So I attended the Drug Delivery Partnerships conference at the PGA National Resort and Spa, in Palm Beach Gardens, Florida, last month.
The best (non-meteorological) part of the conference: it allowed me to join many rich conversations on hot industry topics, the chief takeaways of which I’ll share with you now.
Recalling the DDP sessions, two phrases vault to mind: “patient-centricity” and “patient journey.” The common usage of these terms at DDP was a clear sign that the pressures of driving revenues in pharma markets are influencing the thinking around the drug delivery experience and how to improve it from the patients’ perspective. A welcome development.
The gravitational pull of the drug-centric business model is strong.
But the scope of pharma’s current thinking around patients is narrow. Patient-centric considerations are mostly limited to the drug delivery device, and the associated patient journey starts only at device onboarding. The gravitational pull of the drug-centric business model is strong.
At the conference I heard scattered talk of trying to recognize patient needs sooner in the overall development process, to inform drug teams about formulation stability or viscosity and reduce dosage volumes through increased potency and availability. The current norm: drugs get developed with limited patient inputs, and drug delivery device teams focus in on safety and usability issues—and then move on to onboarding and adherence challenges.
This linear approach is understandable. Retire the risk of early stage drug development and layer on patient needs as the business model permits.
But patients are people, with different beliefs, attitudes, hopes and fears, mental models for their diseases, and economic realities. A truly patient-centric approach would consider them as individuals from the moment a first symptom or concern arrives, supporting them through diagnosis and their decision to treat, helping them recover from periods where they have become non-adherent, and guiding their lifestyles when not aligned with positive health outcomes. It would seek their inputs at the earliest stages of R&D. A truly patient-centric system, one that increases the chances of improved patient outcomes, must also provide meaningful value propositions for the array of stakeholders involved in their care.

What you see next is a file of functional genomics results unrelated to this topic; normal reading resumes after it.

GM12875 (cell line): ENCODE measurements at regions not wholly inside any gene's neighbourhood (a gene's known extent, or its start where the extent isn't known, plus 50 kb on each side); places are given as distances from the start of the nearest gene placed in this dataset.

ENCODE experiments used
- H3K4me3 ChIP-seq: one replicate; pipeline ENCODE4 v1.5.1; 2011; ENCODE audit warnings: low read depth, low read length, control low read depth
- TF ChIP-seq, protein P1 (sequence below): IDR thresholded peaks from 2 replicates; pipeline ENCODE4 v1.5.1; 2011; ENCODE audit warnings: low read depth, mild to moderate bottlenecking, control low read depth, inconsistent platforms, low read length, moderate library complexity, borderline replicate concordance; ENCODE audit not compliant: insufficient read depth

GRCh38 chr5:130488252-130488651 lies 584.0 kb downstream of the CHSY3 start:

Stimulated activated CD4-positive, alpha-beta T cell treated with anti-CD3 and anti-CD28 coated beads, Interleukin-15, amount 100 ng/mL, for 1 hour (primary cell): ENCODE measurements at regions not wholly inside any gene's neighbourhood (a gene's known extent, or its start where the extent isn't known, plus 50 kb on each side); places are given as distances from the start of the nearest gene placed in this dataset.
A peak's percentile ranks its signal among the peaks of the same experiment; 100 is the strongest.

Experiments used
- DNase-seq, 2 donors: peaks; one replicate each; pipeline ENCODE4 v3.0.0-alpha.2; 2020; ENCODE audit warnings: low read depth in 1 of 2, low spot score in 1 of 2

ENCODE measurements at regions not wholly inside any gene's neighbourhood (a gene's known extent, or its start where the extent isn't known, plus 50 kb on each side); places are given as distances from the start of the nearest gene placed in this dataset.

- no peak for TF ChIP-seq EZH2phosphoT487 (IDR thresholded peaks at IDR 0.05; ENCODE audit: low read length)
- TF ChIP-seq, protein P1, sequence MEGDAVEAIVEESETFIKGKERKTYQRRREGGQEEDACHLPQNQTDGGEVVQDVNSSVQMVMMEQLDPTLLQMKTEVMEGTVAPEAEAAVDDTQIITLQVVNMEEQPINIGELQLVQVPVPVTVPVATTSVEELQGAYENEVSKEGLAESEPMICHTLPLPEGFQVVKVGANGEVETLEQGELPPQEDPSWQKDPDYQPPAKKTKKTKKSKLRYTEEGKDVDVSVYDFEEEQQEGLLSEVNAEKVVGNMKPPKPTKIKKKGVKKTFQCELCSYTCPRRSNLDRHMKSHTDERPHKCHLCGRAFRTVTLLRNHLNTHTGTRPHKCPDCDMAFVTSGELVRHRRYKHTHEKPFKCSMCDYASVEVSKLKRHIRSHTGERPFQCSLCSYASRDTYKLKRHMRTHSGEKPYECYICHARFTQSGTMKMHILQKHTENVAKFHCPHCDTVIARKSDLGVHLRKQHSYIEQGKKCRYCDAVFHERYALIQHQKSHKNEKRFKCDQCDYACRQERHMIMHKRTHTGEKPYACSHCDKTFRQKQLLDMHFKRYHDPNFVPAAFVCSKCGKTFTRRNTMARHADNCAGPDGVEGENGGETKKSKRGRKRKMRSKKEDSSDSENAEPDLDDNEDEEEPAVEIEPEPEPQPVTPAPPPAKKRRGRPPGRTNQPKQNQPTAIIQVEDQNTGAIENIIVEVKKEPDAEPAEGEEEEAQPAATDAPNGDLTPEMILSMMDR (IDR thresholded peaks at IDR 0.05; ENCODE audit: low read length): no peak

A truly patient-centric approach would consider patients as individuals from the moment a first symptom or concern arrives
Here’s a patient story to illustrate the point. Dr. Brennan Spiegel‘s work at Cedars-Sinai Health System puts him on the frontline in testing technology with patients. One study involved measuring patient activity alongside patient-reported outcomes (PROs) for people undergoing treatment for rheumatoid arthritis. The first patient in the study surprised the team: her self-reported pain showed dramatic improvement during the study but, at the same time, her physical activity plummeted. The researchers were perplexed, so they decided to speak with the patient. Turned out, she loved to write and, without the usual stiffness and pain in her knees and ankles, she could enjoy extended periods of time at her desk fulfilling her passion. A patient-centric approach would seek out such stories as key inputs in the development progress. From the very beginning.
The first patient in the study surprised the team: her self-reported pain showed dramatic improvement during the study but, at the same time, her physical activity plummeted.
There are examples of pharma companies learning from on-line patient communities, or inviting patients to meet with their science teams, infusing the process with some empathy for the end customer. The trending new role these days is the Chief Patient Officer, but there is a long way to go. The industry and its development teams are still mostly siloed from each other, let alone the patients they ultimately serve.
Pharma may be anchored in its drug-centric business model, but the gravitational pull doesn’t preclude the industry from bringing patient needs into consideration. It just means that pharma companies will continue, first and foremost, to develop new drugs and get them to market. Once risk-sharing or outcome-based payments become the dominant business models, pharma will be compelled to think more broadly and holistically about the customers it serves, and patient-centricity will gain greater traction. In the meantime, the opportunity is here for industry leaders to gain an advantage.